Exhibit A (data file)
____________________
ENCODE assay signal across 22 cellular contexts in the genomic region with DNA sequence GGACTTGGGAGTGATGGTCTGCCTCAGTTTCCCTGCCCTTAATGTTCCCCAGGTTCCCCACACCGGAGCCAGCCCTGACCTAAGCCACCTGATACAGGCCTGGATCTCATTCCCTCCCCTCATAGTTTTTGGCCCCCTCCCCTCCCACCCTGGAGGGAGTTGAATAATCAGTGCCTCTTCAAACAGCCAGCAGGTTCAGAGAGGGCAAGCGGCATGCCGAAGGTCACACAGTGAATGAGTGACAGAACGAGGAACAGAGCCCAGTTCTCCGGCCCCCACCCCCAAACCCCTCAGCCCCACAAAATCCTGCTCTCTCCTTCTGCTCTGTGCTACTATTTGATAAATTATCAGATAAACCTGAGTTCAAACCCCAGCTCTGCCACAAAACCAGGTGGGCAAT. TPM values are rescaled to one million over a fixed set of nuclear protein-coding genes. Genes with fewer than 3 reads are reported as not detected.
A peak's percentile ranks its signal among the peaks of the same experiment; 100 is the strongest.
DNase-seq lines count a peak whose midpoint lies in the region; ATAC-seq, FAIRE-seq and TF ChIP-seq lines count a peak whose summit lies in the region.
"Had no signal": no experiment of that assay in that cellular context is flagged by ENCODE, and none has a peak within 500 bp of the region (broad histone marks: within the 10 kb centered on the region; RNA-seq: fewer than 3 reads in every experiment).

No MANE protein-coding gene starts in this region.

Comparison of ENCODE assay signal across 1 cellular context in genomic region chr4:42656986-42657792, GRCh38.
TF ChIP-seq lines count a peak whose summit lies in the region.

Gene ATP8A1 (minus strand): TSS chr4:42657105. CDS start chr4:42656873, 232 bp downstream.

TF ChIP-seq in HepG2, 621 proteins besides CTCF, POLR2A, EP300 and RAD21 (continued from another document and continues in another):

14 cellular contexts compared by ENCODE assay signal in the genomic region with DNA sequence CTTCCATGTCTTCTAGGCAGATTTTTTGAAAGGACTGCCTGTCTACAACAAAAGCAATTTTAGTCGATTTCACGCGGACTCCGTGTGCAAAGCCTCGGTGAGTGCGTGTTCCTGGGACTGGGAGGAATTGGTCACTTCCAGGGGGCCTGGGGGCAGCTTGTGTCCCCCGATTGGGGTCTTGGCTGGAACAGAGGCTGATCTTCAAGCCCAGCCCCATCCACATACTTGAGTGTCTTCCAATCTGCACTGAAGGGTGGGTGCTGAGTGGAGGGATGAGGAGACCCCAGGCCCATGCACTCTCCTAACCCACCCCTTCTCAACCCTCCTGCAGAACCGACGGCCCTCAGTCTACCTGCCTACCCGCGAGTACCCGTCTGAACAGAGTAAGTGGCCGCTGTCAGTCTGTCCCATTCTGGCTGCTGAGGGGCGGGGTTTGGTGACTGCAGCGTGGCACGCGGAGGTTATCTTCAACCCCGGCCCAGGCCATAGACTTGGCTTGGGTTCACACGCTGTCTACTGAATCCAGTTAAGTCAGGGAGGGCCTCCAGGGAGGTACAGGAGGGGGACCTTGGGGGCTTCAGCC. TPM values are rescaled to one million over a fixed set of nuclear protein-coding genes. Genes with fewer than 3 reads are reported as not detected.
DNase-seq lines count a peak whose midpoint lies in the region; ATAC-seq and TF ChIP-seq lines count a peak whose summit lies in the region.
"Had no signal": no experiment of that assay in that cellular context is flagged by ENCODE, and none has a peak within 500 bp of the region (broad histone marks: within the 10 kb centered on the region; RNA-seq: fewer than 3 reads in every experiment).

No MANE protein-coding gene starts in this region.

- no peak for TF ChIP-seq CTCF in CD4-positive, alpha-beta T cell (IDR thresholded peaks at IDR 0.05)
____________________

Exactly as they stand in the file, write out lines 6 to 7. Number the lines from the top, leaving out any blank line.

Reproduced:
Comparison of ENCODE assay signal across 1 cellular context in genomic region chr4:42656986-42657792, GRCh38.
TF ChIP-seq lines count a peak whose summit lies in the region.